I guess I'm just depressed because I have a lot of work to do. I know it should be a cause for thankfulness, but freelancing always brings me down. There's very little feedback, no chance to see a viewer's reaction to my work with freelancing. All artists, I think, do it for the applause, in one form or another, but freelancing feels kinda like pouring out your heart in a beautiful love letter, and then sealing it up and dropping it down a well. I already find it hard enough to bring pencil to paper, but now I have to do it for someone else, spending what little creative energy I can muster on someone else's project, and when I'm done, I sure as heck don't want to spend my free time drawing. I've seen the great artists, always with a sketchbook, every page crammed with scribbles, drawing constantly, never not being an artist. That's not me. Maybe there was a time that it was, but now, when I stare at the page, I just keep thinking how much whatever I draw is gonna suck.

I guess I've been burned out for a while now, years maybe, and I don't know how to get my head straight. I don't trust my own judgment anymore, and there's this pressure bearing down on me that I need to figure it all out and soon. I feel like there's a battle waging all around me, and a great victory to be won, but the people I thought were my allies just knocked me down and backed a tank over my eyeglasses. I don't even know where the front lines are, and people are calling for my help all around me.

Geez, I just wanted to draw some naked fairies!

Saturday, March 10, 2007

I got nothin'

OK, seriously, I have nothing to write about tonight.

Hmn, there's the art case on the shelf above my desk. Sort of like a really big, hard-sided briefcase that opens from the top with two spring-action combination locks. I got a really good deal on it back in the 90s because somebody had reset the combinations and locked it before putting it back on the shelf, so the guys at the office supply store didn't know the combination to open it. Having nothing better to do, I asked them if they would still give me the discount price if I managed to open it before buying it. They said sure, go for it.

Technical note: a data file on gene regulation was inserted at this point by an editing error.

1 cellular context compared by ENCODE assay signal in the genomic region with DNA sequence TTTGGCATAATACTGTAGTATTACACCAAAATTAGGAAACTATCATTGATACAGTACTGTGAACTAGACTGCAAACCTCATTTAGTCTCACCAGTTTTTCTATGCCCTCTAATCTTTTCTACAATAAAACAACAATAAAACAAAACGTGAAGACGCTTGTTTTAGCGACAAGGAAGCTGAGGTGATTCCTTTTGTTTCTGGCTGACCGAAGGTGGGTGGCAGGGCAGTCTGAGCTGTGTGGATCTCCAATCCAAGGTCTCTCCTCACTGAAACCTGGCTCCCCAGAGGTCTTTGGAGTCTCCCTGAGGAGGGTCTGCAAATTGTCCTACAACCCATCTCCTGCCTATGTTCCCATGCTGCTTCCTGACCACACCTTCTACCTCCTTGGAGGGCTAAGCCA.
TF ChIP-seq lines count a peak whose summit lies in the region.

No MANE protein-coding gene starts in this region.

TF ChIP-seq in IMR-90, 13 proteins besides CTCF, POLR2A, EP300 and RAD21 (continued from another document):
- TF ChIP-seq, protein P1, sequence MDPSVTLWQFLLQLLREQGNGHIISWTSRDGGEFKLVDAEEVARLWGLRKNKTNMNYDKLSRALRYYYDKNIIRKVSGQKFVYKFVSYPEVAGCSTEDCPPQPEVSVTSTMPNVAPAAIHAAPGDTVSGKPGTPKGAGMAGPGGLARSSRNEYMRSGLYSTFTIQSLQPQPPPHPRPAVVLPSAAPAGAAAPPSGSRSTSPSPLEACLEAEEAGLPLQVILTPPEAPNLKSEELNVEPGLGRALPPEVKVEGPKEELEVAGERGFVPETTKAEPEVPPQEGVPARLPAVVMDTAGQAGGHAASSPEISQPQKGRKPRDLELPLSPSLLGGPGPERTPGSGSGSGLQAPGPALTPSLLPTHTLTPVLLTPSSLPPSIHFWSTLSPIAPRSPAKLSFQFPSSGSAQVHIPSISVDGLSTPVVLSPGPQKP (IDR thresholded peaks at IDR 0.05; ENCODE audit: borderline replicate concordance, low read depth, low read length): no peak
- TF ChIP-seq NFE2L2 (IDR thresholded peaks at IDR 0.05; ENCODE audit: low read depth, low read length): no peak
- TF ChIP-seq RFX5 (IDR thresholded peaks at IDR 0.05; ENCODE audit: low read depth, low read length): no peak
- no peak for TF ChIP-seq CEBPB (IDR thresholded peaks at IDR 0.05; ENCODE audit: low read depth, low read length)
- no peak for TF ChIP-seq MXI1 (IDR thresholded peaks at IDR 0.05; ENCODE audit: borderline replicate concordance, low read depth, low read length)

About an hour later, I had figured out the combos for both locks and now owned a really nice art supply case for about $10. Right now I think it is full of old pencils and markers and random things like the bendy curve maker thing that I though might be useful but did not prove so.

I don't really know what the point of that story was.

That was also the office supply store where I bought my favorite office chair (on scratch and dent discount) (I'm pretty cheap). The chair lasted about 15 years before finally breaking to an extent that it could no longer be repaired. That was a comfortable chair. The chair I'm sitting in right now is not. Despite the fact that it was described as an "Executive" office chair, I think there's some sort of bolt protruding up through the padding of the seat and jabbing me in the right thigh. Occasionally, the little locking mechanism that holds the seat in an upright position will spontaneously disengage, sending me plummeting backwards into a position that I assume was meant for reclining into a self-satisfied state of smirkery as my executive response to skyrocketing stock options or perhaps another successful round of layoffs. Instead I am torn abruptly from my labors and sent into a terrified state of "Holy Crap!"edness as my arms flail wildly for purchase like some hapless German spy booted unceremoniously from atop a swaying gondola by an angry Richard Burton.

Have you ever noticed that a lot of villains, especially those in Disney movies, perish from falling? I mean, for a good guy to get away with killing someone and still be a good guy, he either has to wait for the bad guy to pull some sort of hidden weapon out after having surrendered and then blow him away (or, in the case of Ladyhawke, hurl a massive sword through his body), or he has to let gravity do the dirty work for him and then look suitably horrified and regretful that he could not catch the bad guy in time to save him. I did like the end of Disney's Lion King, where a very good villain falls for the old, "I'm gonna knock your heroic ass off this cliff! Whoah, no, I missed! Holy Craaaaaap! The Irony!" "Jeremy Irony!" (sorry) Only the twist is that he isn't killed by the fall, but rather is torn apart by belligerent, comic relief henchmen at the bottom.